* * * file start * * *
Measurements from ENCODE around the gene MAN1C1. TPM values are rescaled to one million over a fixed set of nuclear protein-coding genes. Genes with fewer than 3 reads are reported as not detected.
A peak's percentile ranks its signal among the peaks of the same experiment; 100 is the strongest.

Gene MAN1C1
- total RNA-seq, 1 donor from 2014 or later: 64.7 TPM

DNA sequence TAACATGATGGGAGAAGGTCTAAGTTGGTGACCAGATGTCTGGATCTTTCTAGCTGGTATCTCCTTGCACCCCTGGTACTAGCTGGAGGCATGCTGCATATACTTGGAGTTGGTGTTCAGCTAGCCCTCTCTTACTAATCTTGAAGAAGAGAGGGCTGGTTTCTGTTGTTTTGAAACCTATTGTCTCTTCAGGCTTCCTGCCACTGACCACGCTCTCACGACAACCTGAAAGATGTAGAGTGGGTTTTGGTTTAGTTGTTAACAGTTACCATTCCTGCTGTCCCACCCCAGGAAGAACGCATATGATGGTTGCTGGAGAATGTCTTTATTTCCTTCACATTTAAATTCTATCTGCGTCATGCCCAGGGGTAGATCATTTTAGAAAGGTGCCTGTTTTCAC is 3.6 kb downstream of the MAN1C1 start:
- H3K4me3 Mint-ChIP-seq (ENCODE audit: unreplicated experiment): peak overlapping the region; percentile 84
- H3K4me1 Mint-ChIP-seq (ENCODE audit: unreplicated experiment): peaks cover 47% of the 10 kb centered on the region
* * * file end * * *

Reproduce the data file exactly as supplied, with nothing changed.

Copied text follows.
Measurements from ENCODE around the gene MAN1C1. TPM values are rescaled to one million over a fixed set of nuclear protein-coding genes. Genes with fewer than 3 reads are reported as not detected.
A peak's percentile ranks its signal among the peaks of the same experiment; 100 is the strongest.

Gene MAN1C1
- total RNA-seq, 1 donor from 2014 or later: 64.7 TPM

DNA sequence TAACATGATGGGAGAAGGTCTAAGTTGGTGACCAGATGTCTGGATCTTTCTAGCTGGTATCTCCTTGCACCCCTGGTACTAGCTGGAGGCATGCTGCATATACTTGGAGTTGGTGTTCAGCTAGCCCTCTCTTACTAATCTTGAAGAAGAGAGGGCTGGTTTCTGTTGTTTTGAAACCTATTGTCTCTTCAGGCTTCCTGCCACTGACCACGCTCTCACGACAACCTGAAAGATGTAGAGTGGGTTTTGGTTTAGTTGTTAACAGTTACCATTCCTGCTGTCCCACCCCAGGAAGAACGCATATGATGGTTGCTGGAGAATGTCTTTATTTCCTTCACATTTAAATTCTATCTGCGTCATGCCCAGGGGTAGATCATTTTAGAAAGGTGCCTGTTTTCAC is 3.6 kb downstream of the MAN1C1 start:
- H3K4me3 Mint-ChIP-seq (ENCODE audit: unreplicated experiment): peak overlapping the region; percentile 84
- H3K4me1 Mint-ChIP-seq (ENCODE audit: unreplicated experiment): peaks cover 47% of the 10 kb centered on the region